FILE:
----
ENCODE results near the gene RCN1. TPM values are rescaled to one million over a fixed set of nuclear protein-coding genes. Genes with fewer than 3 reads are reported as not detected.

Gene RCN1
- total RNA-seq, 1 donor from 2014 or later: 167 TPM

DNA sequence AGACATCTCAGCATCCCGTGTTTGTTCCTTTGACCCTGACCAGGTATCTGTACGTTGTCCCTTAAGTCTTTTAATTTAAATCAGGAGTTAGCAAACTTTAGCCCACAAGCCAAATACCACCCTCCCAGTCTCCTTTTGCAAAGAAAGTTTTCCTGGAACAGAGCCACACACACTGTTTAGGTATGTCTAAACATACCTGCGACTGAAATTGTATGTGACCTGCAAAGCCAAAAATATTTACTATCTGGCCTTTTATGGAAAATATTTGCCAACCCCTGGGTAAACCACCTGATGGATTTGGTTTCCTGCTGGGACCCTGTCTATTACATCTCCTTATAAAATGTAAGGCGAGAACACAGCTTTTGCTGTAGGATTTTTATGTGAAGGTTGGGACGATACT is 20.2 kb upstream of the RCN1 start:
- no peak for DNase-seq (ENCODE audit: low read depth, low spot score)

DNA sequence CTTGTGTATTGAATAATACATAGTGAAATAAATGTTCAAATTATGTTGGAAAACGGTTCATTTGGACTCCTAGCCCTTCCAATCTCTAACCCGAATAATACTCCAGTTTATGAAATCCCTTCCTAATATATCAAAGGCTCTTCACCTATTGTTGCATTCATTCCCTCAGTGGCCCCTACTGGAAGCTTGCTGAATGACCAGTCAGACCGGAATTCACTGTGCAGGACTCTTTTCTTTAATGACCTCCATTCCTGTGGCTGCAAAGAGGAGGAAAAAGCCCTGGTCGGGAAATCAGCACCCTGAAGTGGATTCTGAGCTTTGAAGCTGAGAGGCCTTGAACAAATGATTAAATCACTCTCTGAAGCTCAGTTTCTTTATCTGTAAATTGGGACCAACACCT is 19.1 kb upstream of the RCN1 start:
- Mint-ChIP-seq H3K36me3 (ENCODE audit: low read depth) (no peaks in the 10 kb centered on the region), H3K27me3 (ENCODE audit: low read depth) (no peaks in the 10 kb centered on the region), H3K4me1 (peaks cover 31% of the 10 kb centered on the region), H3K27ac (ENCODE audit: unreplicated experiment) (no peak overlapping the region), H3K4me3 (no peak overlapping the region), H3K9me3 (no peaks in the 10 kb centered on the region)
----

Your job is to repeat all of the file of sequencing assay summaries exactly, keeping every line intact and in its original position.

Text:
ENCODE results near the gene RCN1. TPM values are rescaled to one million over a fixed set of nuclear protein-coding genes. Genes with fewer than 3 reads are reported as not detected.

Gene RCN1
- total RNA-seq, 1 donor from 2014 or later: 167 TPM

DNA sequence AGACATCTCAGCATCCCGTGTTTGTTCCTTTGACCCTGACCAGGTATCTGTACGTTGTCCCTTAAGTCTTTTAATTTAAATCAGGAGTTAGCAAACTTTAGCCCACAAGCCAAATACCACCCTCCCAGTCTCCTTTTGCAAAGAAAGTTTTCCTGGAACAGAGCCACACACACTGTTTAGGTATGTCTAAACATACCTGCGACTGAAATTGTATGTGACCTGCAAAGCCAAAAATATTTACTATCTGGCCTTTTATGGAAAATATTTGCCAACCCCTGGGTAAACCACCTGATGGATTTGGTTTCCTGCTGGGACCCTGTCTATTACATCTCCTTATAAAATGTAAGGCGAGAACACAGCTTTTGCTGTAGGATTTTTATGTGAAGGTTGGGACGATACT is 20.2 kb upstream of the RCN1 start:
- no peak for DNase-seq (ENCODE audit: low read depth, low spot score)

DNA sequence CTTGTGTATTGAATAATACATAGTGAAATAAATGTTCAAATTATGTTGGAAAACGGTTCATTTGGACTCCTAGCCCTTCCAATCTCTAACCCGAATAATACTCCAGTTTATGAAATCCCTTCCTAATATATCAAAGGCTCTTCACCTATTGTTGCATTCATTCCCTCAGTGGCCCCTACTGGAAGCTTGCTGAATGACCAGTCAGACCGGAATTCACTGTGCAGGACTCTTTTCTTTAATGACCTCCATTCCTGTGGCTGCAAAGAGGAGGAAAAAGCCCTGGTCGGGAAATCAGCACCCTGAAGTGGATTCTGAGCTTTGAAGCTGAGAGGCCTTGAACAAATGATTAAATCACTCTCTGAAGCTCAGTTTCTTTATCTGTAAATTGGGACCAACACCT is 19.1 kb upstream of the RCN1 start:
- Mint-ChIP-seq H3K36me3 (ENCODE audit: low read depth) (no peaks in the 10 kb centered on the region), H3K27me3 (ENCODE audit: low read depth) (no peaks in the 10 kb centered on the region), H3K4me1 (peaks cover 31% of the 10 kb centered on the region), H3K27ac (ENCODE audit: unreplicated experiment) (no peak overlapping the region), H3K4me3 (no peak overlapping the region), H3K9me3 (no peaks in the 10 kb centered on the region)